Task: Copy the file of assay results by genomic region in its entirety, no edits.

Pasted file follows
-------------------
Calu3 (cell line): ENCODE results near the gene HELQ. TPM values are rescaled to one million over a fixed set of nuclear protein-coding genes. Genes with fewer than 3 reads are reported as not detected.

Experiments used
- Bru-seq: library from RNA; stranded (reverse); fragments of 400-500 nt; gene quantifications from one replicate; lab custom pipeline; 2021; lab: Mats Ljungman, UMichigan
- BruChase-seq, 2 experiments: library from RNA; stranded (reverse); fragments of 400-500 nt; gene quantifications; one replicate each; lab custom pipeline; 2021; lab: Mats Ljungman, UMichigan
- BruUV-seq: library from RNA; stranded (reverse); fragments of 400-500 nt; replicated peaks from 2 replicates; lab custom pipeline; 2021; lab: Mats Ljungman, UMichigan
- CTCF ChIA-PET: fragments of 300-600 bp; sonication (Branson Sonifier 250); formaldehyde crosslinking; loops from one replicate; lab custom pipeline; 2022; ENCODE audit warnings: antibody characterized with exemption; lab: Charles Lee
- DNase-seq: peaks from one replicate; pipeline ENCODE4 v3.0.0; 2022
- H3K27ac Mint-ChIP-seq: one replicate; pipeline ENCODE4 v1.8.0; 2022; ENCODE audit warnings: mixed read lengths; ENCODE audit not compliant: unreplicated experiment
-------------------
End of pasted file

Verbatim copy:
Calu3 (cell line): ENCODE results near the gene HELQ. TPM values are rescaled to one million over a fixed set of nuclear protein-coding genes. Genes with fewer than 3 reads are reported as not detected.

Experiments used
- Bru-seq: library from RNA; stranded (reverse); fragments of 400-500 nt; gene quantifications from one replicate; lab custom pipeline; 2021; lab: Mats Ljungman, UMichigan
- BruChase-seq, 2 experiments: library from RNA; stranded (reverse); fragments of 400-500 nt; gene quantifications; one replicate each; lab custom pipeline; 2021; lab: Mats Ljungman, UMichigan
- BruUV-seq: library from RNA; stranded (reverse); fragments of 400-500 nt; replicated peaks from 2 replicates; lab custom pipeline; 2021; lab: Mats Ljungman, UMichigan
- CTCF ChIA-PET: fragments of 300-600 bp; sonication (Branson Sonifier 250); formaldehyde crosslinking; loops from one replicate; lab custom pipeline; 2022; ENCODE audit warnings: antibody characterized with exemption; lab: Charles Lee
- DNase-seq: peaks from one replicate; pipeline ENCODE4 v3.0.0; 2022
- H3K27ac Mint-ChIP-seq: one replicate; pipeline ENCODE4 v1.8.0; 2022; ENCODE audit warnings: mixed read lengths; ENCODE audit not compliant: unreplicated experiment